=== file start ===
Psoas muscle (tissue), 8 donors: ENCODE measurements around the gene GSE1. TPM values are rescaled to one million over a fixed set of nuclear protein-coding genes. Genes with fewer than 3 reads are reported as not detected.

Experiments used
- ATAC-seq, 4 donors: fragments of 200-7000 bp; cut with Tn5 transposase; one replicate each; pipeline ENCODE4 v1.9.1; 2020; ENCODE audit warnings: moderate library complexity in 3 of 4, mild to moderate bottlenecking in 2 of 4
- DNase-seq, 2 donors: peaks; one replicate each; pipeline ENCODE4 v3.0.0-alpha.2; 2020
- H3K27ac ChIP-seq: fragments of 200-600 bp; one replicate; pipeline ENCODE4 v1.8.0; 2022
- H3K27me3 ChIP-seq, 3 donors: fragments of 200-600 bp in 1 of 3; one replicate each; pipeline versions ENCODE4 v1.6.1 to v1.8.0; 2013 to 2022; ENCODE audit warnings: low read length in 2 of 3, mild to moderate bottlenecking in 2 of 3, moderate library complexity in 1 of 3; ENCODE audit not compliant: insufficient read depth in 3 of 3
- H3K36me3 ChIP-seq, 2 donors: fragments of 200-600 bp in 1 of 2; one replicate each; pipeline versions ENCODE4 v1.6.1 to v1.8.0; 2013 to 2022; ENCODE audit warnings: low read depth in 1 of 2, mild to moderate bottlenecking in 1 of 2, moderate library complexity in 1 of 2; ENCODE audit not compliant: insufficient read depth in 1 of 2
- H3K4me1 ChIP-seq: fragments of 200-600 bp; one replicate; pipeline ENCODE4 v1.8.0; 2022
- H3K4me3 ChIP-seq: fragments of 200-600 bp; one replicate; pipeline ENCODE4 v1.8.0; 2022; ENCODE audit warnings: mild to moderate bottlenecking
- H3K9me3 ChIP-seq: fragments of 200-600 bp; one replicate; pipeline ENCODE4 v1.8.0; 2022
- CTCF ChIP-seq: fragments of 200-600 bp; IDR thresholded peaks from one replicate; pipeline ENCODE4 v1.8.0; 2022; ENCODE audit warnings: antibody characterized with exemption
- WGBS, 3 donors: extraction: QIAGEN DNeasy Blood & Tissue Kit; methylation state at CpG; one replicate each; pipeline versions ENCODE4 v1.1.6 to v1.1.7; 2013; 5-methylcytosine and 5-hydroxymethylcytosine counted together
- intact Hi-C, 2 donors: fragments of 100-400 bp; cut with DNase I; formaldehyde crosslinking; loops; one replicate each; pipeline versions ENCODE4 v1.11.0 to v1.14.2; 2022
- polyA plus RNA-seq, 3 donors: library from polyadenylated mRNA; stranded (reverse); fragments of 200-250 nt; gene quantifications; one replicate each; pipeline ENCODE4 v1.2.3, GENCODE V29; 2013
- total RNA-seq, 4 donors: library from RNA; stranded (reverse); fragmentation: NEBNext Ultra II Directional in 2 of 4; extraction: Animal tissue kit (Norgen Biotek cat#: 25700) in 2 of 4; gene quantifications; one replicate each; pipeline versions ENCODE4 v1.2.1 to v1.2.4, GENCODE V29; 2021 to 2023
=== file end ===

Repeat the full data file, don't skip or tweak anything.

Psoas muscle (tissue), 8 donors: ENCODE measurements around the gene GSE1. TPM values are rescaled to one million over a fixed set of nuclear protein-coding genes. Genes with fewer than 3 reads are reported as not detected.

Experiments used
- ATAC-seq, 4 donors: fragments of 200-7000 bp; cut with Tn5 transposase; one replicate each; pipeline ENCODE4 v1.9.1; 2020; ENCODE audit warnings: moderate library complexity in 3 of 4, mild to moderate bottlenecking in 2 of 4
- DNase-seq, 2 donors: peaks; one replicate each; pipeline ENCODE4 v3.0.0-alpha.2; 2020
- H3K27ac ChIP-seq: fragments of 200-600 bp; one replicate; pipeline ENCODE4 v1.8.0; 2022
- H3K27me3 ChIP-seq, 3 donors: fragments of 200-600 bp in 1 of 3; one replicate each; pipeline versions ENCODE4 v1.6.1 to v1.8.0; 2013 to 2022; ENCODE audit warnings: low read length in 2 of 3, mild to moderate bottlenecking in 2 of 3, moderate library complexity in 1 of 3; ENCODE audit not compliant: insufficient read depth in 3 of 3
- H3K36me3 ChIP-seq, 2 donors: fragments of 200-600 bp in 1 of 2; one replicate each; pipeline versions ENCODE4 v1.6.1 to v1.8.0; 2013 to 2022; ENCODE audit warnings: low read depth in 1 of 2, mild to moderate bottlenecking in 1 of 2, moderate library complexity in 1 of 2; ENCODE audit not compliant: insufficient read depth in 1 of 2
- H3K4me1 ChIP-seq: fragments of 200-600 bp; one replicate; pipeline ENCODE4 v1.8.0; 2022
- H3K4me3 ChIP-seq: fragments of 200-600 bp; one replicate; pipeline ENCODE4 v1.8.0; 2022; ENCODE audit warnings: mild to moderate bottlenecking
- H3K9me3 ChIP-seq: fragments of 200-600 bp; one replicate; pipeline ENCODE4 v1.8.0; 2022
- CTCF ChIP-seq: fragments of 200-600 bp; IDR thresholded peaks from one replicate; pipeline ENCODE4 v1.8.0; 2022; ENCODE audit warnings: antibody characterized with exemption
- WGBS, 3 donors: extraction: QIAGEN DNeasy Blood & Tissue Kit; methylation state at CpG; one replicate each; pipeline versions ENCODE4 v1.1.6 to v1.1.7; 2013; 5-methylcytosine and 5-hydroxymethylcytosine counted together
- intact Hi-C, 2 donors: fragments of 100-400 bp; cut with DNase I; formaldehyde crosslinking; loops; one replicate each; pipeline versions ENCODE4 v1.11.0 to v1.14.2; 2022
- polyA plus RNA-seq, 3 donors: library from polyadenylated mRNA; stranded (reverse); fragments of 200-250 nt; gene quantifications; one replicate each; pipeline ENCODE4 v1.2.3, GENCODE V29; 2013
- total RNA-seq, 4 donors: library from RNA; stranded (reverse); fragmentation: NEBNext Ultra II Directional in 2 of 4; extraction: Animal tissue kit (Norgen Biotek cat#: 25700) in 2 of 4; gene quantifications; one replicate each; pipeline versions ENCODE4 v1.2.1 to v1.2.4, GENCODE V29; 2021 to 2023